Hanoi offers tours to the outposts to boost its territorial claims in the South China Sea.

Malaysia has similar facilities on its islands in the Spratlys and has turned one of them into a luxurious dive resort that doubles as a naval base.

Rural spot

In contrast, Pag-asa Island, the Philippines’ biggest outpost in the Spratlys, remains a rural spot in the middle of the sea. It is inhabited by about a hundred civilians and a small military garrison.

The island has an airstrip, but a Philippine Air Force pilot describes the runway as “challenging.”

But for Roque, even “the mightiest island, the mightiest military base, will never be the subject of sovereignty.”

“Why? Because it’s an artificial island. It is only covered by sovereign rights. Whereas us, we’re the only claimant with seven real islands that can be the subject of sovereignty,” he said.

Roque said China’s buildup in the South China Sea was discussed in Monday’s Cabinet meeting and President Duterte reiterated that he would not be involved in any armed confrontation between China and the United States.

Asked if it was possible to appeal to China to withdraw its missiles from Kagitingan, Zamora and Panganiban reefs, Roque expressed doubt that it was possible.

“I guess anything is possible. But in the realm of possibilities, do you think China will comply? Let us deal with realities,” he said.

Impeachment complaint

That defeatist attitude has made Magdalo Rep. Gary
Alejano consider bringing another impeachment complaint against Mr. Duterte.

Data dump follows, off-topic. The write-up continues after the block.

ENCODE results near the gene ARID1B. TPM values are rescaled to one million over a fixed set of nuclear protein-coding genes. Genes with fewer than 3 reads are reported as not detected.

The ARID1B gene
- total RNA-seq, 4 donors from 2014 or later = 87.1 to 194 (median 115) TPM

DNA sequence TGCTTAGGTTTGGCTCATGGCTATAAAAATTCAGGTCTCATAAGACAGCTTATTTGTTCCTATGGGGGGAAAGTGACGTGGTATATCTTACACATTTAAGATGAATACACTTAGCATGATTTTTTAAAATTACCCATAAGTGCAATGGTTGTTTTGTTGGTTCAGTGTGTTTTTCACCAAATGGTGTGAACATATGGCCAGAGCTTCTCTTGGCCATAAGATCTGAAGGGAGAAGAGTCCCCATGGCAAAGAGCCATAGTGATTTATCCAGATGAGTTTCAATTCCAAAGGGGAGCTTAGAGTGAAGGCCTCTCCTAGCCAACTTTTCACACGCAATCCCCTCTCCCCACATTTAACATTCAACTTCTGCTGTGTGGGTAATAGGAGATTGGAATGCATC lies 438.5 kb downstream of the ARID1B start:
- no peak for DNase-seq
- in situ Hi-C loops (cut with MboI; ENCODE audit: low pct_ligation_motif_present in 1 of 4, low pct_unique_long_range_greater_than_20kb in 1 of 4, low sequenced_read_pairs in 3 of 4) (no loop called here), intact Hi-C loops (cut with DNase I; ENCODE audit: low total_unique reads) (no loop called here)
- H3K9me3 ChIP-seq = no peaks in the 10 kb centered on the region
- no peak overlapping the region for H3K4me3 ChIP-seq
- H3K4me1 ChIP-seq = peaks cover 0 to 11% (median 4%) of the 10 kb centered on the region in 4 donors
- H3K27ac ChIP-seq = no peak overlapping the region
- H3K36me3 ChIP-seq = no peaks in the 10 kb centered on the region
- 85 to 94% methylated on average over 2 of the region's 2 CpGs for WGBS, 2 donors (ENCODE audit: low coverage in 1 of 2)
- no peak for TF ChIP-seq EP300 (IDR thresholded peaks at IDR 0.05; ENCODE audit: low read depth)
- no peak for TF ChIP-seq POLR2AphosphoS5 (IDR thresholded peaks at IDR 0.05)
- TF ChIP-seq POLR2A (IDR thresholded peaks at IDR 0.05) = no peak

“He’s even offering to China the ownership of the West Philippine Sea,” Alejano said, referring to the Philippines’ exclusive economic zone in the South China Sea.

Alejano, whose first impeachment complaint against Mr. Duterte was dismissed by the justice committee in May last year, said his group was discussing a new complaint, although he acknowledged the futility of such a move because Mr. Duterte’s allies control the House.

Roque said Alejano should go after “those who allowed these artificial islands to be built during the term of the administration of which he was an ally.”

He was referring to the Aquino administration, which brought and won the arbitration case against China.

Anakpawis Rep. Ariel Casilao put the blame for China’s aggressiveness in the South China Sea on Mr. Duterte.

“He clearly sacrificed our territorial claim over those islands in return for China’s financial support for his ambitious [infrastructure] projects,” Casilao said.

“He let China bully our [fishermen] and deny them access to fish resources in our own territory. Now they have installed a missile defense system, which makes it even harder to demand China to get off our islands,” he said.

What does military say?

Sen. Leila de Lima issued a statement on Tuesday demanding to know the military’s stand on China’s deployment of weapons on Philippine territory.

“It is time for the [military] to explain to the people its position on China’s move to put Palawan under the threat of missiles launched from the Spratlys,” De Lima said.

“It is time for the [military] to clarify once and for all if it still intends to defend our remaining forces in the West Philippine Sea against China and traitors in our midst,” she said. —With reports from Leila B. Salaverria, Vince F. Nonato and Allan Nawal

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TAGS: China missiles, Maritime Dispute, Philippine Daily Inquirer, South China Sea, Spratly Islands, West Philippine Sea